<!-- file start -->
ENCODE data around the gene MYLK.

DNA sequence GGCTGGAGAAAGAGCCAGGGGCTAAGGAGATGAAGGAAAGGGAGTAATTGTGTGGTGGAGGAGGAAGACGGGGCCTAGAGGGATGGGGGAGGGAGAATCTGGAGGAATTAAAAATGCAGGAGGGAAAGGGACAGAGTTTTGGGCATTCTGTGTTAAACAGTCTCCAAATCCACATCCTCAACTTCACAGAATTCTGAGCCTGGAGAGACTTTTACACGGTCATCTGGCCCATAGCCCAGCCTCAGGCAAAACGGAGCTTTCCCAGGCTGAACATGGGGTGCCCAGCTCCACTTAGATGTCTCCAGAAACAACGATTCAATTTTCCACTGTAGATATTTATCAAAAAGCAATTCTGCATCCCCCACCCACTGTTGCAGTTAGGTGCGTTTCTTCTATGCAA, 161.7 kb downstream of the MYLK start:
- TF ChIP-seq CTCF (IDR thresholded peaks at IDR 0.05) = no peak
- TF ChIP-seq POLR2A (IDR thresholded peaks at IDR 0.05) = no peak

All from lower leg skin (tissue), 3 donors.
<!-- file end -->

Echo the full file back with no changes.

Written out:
ENCODE data around the gene MYLK.

DNA sequence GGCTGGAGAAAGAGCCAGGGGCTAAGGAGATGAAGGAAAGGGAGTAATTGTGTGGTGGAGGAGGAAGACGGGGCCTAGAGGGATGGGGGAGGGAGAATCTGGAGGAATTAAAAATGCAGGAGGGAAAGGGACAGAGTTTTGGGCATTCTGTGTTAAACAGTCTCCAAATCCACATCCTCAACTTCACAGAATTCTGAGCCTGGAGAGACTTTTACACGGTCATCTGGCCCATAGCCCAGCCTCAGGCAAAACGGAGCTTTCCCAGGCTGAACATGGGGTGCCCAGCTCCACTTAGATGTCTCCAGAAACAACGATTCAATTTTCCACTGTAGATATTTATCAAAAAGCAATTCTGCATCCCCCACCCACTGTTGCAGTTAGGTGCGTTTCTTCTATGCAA, 161.7 kb downstream of the MYLK start:
- TF ChIP-seq CTCF (IDR thresholded peaks at IDR 0.05) = no peak
- TF ChIP-seq POLR2A (IDR thresholded peaks at IDR 0.05) = no peak

All from lower leg skin (tissue), 3 donors.